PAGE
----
Are you wondering what small gift to get the manager in your life – one with whom you live or work? Or, perhaps for yourself! A little, but powerful, book is Getting to YES: Negotiating Agreement Without Giving In. Written my Roger Fisher and William Ury of the Harvard Negotiation Project, and first published in 1981, it has been a national bestseller with numerous re-prints and an update in 1991. If I could pick only one book to put on my management library shelf, this is the one I would choose; it would be a great gift at any time of the year.

A manager’s day is filled with negotiation. Defined by Wikipedia, negotiation is discussion leading to agreement. For example, questions such as when to schedule the staff meeting, who gets the office with windows, or how to allocate the budget, can all happen in a morning’s work, after which you negotiate where to go for lunch. As pervasive as is negotiation, the process gets more complicated, of course, when the discussion is filled with conflict and emotion, or when the stakes are high. It is all too easy to get bogged down in the conflict and stop negotiating, when negotiation is actually the way out. Hence, the value of this book.

The stated mission of The Harvard Negotiation Project, out of which Getting to YES emerged, is “to improve the theory and practice of conflict resolution and negotiation by working on real world conflict intervention, theory building, education and training, and writing and disseminating new ideas”.  Its application spans personal, organizational and international interactions.

We have all experienced conflict in our organizations. Healthy and successful organizations integrate people and resources, with a diversity of skills, experience and backgrounds, into an effective system to achieve organizational goals. Organization growth, and the very diversity it requires often results in disagreement and conflict. When not dealt with effectively, conflict is prolonged, gets complicated, and results in negative outcomes.

The irony is that most organizations allow conflict to be prolonged! There are many ways to dismiss or muddle conflict.

Yielding:

Giving in completely to the other side’s wishes, or at least cooperating with little or no attention to your own interests.

Compromising:

Settling for an ‘agreement’ you are not entirely happy with, in which your losses are offset by some gains.

Avoiding:

Smoothing over or avoid conflict situations altogether.

Forcing:

Trying to win the conflict at the other’s expense.

In my own experience as a manager I remember exhibiting all these ineffective behaviours at various times: suppressing conflict between staff only to find it explodes later at some unexpected moment, getting angry when people resisted change without consideration of the value of the their perspective of what will be lost, and competing with others when there was much to be gained from co-operation are some examples. Apart from the organizational dysfunction that resulted in these cases, I felt disappointed in myself that I had not done enough to get the best outcome.

Reading this book had an immediate effect on increasing my negotiation skills within an optimistic perspective, and with confidence to work to resolve conflict in a timely manner. Over time I helped to make my organization become conflict-positive.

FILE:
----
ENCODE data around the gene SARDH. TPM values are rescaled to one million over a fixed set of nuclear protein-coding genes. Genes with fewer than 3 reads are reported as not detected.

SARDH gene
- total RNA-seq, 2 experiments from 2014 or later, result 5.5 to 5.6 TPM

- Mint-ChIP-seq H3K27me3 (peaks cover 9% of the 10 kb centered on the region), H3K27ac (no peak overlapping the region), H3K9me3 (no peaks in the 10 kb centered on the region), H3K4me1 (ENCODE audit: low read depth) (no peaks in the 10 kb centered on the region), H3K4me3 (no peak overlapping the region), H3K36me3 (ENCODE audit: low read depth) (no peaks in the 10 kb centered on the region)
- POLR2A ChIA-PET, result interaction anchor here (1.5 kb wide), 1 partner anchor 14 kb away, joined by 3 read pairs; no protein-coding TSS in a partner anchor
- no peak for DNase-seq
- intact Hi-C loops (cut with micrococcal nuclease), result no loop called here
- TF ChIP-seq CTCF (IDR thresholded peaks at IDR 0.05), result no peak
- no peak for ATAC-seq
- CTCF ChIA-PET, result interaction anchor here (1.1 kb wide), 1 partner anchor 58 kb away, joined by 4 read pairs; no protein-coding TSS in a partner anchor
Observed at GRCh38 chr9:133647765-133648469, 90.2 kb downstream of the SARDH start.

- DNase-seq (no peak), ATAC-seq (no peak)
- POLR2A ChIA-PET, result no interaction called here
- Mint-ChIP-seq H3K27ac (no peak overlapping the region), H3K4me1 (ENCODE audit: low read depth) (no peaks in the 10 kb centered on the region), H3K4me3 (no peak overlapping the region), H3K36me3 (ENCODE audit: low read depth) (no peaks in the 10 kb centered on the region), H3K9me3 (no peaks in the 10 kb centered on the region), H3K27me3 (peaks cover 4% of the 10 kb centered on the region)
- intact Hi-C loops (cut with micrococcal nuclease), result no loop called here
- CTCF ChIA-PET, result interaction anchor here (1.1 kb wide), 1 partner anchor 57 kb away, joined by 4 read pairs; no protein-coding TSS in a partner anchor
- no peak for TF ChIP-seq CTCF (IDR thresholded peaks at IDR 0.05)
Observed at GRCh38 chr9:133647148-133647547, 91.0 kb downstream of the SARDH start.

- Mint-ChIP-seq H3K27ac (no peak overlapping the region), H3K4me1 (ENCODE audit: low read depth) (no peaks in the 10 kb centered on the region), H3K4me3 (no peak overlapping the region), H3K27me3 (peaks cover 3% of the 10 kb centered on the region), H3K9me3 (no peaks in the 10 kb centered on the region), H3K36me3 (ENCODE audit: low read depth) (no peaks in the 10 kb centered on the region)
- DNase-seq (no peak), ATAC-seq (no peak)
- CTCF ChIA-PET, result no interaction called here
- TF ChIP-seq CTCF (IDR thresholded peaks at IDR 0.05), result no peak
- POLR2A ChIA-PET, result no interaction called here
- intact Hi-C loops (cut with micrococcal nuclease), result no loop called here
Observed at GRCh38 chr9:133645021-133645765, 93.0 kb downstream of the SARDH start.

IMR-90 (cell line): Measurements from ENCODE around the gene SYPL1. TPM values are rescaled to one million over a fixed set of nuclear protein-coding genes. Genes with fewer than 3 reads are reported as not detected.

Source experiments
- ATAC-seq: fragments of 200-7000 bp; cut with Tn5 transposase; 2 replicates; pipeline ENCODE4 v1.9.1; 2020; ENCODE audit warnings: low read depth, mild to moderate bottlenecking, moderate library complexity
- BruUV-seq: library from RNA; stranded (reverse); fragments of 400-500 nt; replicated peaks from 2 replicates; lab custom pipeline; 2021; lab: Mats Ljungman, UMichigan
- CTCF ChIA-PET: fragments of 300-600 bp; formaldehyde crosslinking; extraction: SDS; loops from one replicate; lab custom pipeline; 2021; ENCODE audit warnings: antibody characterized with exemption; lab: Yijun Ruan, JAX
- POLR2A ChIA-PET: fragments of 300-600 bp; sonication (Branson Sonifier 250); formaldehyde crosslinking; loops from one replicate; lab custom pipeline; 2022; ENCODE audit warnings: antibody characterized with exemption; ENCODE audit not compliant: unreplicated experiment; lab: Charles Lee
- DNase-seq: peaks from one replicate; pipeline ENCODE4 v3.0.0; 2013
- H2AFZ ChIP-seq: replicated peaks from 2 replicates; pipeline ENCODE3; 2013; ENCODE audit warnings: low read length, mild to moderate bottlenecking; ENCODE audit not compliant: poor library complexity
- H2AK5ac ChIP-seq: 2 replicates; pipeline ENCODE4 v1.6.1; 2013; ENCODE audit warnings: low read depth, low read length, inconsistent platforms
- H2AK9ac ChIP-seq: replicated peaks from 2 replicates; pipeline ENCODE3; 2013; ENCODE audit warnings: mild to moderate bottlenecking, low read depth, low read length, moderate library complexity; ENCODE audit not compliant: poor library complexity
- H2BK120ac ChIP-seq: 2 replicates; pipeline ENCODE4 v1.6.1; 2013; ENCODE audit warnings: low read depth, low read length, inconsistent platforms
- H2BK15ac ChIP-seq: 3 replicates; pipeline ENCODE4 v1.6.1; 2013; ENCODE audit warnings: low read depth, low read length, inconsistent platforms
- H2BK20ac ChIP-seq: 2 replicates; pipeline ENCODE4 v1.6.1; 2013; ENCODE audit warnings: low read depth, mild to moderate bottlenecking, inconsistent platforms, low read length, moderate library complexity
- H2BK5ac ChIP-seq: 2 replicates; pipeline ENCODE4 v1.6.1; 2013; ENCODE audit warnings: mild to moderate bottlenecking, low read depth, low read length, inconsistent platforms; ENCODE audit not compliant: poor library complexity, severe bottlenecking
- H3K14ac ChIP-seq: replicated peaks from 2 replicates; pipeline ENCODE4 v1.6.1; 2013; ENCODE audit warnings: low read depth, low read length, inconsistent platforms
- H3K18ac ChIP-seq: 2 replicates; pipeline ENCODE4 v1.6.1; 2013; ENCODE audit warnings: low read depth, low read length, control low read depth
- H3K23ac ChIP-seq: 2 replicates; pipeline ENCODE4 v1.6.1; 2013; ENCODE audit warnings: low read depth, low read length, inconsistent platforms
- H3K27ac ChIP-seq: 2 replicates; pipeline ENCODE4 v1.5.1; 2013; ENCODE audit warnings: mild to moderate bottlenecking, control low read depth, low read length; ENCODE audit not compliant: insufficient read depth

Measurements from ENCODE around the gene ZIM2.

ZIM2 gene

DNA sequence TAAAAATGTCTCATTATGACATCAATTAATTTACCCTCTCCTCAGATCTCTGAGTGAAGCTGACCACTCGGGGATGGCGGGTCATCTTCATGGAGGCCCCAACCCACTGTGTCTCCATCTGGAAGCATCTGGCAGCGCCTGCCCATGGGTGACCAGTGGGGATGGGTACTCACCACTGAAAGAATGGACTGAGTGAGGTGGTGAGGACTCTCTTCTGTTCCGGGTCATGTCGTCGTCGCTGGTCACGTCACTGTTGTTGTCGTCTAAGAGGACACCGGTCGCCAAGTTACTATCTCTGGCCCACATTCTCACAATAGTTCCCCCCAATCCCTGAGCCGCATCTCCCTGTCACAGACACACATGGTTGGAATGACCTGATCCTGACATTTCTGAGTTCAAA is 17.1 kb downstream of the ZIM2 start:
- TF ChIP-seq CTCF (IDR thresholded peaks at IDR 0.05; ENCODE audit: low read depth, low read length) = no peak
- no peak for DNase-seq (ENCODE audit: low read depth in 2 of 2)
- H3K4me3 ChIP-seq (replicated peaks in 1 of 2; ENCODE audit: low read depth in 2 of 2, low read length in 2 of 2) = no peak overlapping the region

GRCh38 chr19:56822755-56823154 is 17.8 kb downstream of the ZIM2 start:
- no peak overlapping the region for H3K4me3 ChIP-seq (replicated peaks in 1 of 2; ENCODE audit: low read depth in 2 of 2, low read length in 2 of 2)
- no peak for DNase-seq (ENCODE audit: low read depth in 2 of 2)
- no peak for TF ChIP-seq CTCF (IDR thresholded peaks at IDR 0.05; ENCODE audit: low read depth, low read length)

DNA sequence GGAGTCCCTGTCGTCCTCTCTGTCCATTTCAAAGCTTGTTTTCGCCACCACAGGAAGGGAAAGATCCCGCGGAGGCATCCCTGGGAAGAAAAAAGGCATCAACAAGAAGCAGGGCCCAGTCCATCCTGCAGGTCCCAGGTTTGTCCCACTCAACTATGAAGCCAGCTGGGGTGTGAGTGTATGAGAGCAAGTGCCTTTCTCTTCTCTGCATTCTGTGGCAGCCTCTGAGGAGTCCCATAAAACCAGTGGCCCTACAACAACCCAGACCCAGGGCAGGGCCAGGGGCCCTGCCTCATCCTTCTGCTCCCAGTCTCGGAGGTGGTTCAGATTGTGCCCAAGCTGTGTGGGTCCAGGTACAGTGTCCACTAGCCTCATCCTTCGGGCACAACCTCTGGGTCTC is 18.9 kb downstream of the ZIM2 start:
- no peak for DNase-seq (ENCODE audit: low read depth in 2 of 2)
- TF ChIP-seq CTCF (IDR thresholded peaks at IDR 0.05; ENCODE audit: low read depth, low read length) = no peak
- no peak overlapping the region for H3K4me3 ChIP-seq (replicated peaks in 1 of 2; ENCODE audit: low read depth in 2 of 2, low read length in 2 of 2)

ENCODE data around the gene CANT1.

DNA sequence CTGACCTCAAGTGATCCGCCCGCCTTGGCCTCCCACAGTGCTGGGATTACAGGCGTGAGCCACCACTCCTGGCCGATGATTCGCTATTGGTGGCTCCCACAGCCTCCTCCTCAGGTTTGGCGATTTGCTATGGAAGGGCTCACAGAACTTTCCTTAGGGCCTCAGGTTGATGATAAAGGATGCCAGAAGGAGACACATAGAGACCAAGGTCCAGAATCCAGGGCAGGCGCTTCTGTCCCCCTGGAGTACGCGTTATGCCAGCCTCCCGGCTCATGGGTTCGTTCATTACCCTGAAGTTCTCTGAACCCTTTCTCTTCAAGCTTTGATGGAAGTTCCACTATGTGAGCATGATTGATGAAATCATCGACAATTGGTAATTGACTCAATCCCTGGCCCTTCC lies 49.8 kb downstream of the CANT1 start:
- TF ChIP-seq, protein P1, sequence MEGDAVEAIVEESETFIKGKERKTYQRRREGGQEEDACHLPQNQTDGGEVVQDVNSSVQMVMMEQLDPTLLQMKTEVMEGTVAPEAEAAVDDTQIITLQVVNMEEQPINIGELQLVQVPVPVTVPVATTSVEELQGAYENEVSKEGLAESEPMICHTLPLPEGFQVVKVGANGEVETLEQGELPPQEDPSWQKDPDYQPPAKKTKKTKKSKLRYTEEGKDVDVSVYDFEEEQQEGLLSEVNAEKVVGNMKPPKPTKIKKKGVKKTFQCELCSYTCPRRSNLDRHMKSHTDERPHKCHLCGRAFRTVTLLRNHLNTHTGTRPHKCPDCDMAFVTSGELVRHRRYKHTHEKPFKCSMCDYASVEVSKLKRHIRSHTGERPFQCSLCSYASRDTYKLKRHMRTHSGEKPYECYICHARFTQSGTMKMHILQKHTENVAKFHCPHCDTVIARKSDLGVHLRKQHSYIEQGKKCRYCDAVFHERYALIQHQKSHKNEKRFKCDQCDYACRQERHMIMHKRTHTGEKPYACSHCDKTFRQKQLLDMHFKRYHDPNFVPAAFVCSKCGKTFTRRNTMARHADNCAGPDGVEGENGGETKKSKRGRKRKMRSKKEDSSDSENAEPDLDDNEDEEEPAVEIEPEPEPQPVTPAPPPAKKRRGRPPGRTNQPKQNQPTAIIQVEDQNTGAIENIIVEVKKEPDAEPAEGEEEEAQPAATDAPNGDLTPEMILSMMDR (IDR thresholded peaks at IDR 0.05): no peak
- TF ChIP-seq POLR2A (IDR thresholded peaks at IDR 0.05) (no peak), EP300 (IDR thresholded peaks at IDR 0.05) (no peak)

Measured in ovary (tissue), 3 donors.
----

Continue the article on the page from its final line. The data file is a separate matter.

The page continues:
The very practical steps described in Getting to YES embody ‘principled negotiation’ which is based on four propositions. While these principles may seem intuitive, it is easy for managers to focus otherwise:

Separate the people from the problem.

It is easy to confuse the substantive issues of a problem with the person with whom you are negotiating. It could be, for example, that seeing the individual as difficult or devious will cloud your understanding of the problem itself, which is separate from the person. 

Focus on interests, not positions.

It is easy to get stuck in positions when discussing policy such as whether staff should be able to work flexible hours. The positions of ‘yes’ or ‘no’ are each based on values, experience, and concerns about how the policy may be applied.  Taking steps to understand the interest of each perspective brings more information to everyone’s attention.

Invent options for mutual gain.

It is easy to end up in an either/or situation; that is, flexible hours or no flexible hours.  Looking for additional options for mutual gain, such as job sharing in this example, may reveal possibilities that neither party had thought of before.

Insist on using objective criteria.

It is easy to consider the only resolution to negotiation as accepting one option or another based on what one feels able to accept.  Using objective external standards such as employment law or human resource best practices, helps both parties identify criteria on which they agree a decision can be based.

In addition to guiding your way to resolve conflict, the Getting to YES approach to negotiation helps to surface pertinent information about the issue, often leading to better decisions. The book also has sections on situations where you feel the other side has more power or is not negotiating fairly.  Then, finally, it deals with how to manage the times when agreement cannot be reached. The ‘best alternative to a negotiated agreement’, shortened to BATNA, is helpful to think about from the beginning of complex and important negotiations. Doing so will help to relieve the pressure of feeling you have to come to a deal.

So, relax during the holiday with a book that will provide supportive guidance in the New Year. It is one to have by your side for many years to come.

From books to movies: In case you have time to watch a movie over the holidays, the next blog post will talk about two movies with lessons for managers.

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